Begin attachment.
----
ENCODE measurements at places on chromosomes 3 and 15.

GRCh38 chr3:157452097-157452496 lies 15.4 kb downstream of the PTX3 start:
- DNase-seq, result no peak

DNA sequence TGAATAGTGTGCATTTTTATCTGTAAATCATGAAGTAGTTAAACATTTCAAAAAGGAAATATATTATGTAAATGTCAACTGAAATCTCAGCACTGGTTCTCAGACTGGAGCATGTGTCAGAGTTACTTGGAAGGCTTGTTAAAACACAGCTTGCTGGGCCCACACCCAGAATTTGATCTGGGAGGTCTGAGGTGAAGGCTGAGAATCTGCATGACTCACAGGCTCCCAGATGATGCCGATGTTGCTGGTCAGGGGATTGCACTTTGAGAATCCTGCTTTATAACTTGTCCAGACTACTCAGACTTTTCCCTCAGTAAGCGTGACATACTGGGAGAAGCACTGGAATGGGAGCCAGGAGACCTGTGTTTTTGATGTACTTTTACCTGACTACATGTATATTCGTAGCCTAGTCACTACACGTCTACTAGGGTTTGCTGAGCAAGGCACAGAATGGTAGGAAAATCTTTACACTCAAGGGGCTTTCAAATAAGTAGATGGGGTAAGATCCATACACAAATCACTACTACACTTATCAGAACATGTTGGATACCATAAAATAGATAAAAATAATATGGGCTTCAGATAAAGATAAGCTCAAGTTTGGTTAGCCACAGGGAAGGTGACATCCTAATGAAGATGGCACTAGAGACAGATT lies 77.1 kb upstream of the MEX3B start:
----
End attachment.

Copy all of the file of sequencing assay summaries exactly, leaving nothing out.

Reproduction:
ENCODE measurements at places on chromosomes 3 and 15.

GRCh38 chr3:157452097-157452496 lies 15.4 kb downstream of the PTX3 start:
- DNase-seq, result no peak

DNA sequence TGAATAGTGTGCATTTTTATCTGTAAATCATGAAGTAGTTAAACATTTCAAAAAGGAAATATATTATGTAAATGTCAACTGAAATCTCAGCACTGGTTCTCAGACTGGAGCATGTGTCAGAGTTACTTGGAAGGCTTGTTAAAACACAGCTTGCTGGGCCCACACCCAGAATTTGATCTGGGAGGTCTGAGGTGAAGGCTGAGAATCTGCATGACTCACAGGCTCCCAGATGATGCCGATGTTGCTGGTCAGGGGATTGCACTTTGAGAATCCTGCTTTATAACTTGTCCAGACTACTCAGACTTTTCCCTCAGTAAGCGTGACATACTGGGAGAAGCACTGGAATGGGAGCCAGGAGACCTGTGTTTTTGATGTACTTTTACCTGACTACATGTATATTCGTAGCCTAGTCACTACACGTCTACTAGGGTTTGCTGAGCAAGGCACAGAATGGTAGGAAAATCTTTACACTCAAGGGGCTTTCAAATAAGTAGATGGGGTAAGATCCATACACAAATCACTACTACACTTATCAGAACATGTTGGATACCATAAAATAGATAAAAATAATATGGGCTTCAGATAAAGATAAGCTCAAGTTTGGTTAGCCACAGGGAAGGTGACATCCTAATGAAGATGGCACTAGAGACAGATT lies 77.1 kb upstream of the MEX3B start: